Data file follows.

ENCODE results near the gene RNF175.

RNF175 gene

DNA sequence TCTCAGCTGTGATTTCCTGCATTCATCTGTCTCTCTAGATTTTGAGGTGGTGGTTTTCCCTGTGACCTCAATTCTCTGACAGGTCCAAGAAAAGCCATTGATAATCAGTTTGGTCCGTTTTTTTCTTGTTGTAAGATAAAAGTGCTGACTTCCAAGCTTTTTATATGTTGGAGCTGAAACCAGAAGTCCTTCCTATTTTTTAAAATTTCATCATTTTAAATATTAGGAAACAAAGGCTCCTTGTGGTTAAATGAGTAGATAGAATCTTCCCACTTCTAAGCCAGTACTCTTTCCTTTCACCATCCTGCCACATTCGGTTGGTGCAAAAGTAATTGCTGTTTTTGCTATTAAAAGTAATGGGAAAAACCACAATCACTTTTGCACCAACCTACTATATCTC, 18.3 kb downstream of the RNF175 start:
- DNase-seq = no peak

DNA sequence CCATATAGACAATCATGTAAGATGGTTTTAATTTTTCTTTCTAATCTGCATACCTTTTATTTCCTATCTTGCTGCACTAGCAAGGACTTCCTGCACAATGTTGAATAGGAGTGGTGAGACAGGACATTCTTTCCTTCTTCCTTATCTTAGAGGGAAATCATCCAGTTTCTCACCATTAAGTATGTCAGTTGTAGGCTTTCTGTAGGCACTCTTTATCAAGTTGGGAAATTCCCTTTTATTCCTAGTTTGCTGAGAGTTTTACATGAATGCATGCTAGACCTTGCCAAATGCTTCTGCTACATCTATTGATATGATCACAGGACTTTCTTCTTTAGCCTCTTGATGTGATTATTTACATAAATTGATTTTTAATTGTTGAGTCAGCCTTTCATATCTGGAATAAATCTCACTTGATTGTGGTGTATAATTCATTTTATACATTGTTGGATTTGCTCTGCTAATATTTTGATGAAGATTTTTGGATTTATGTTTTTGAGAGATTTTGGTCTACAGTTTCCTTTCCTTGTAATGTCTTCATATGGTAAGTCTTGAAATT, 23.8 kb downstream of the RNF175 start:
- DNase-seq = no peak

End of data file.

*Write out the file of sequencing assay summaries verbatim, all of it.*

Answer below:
ENCODE results near the gene RNF175.

RNF175 gene

DNA sequence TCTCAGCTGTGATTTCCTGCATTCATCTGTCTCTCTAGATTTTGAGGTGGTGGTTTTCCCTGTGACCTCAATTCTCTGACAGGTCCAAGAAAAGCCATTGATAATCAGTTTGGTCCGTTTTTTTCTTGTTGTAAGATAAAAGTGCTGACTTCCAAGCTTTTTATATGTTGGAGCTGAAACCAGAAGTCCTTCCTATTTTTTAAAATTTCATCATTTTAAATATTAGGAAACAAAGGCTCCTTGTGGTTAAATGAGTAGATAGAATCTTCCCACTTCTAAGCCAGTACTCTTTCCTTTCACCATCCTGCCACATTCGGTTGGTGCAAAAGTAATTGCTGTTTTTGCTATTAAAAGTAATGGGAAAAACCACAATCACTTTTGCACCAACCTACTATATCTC, 18.3 kb downstream of the RNF175 start:
- DNase-seq = no peak

DNA sequence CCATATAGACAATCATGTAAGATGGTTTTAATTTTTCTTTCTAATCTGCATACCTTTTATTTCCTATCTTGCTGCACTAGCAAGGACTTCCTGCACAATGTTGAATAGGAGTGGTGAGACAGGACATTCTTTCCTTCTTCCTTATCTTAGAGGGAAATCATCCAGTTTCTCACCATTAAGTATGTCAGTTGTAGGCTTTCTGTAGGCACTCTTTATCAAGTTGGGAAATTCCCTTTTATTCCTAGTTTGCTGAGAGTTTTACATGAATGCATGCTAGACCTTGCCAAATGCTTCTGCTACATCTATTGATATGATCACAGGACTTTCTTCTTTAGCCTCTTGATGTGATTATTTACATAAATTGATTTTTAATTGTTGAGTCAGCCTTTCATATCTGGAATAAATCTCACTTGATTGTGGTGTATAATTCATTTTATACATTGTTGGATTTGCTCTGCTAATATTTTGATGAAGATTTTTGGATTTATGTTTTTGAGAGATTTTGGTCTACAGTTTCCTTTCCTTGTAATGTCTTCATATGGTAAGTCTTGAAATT, 23.8 kb downstream of the RNF175 start:
- DNase-seq = no peak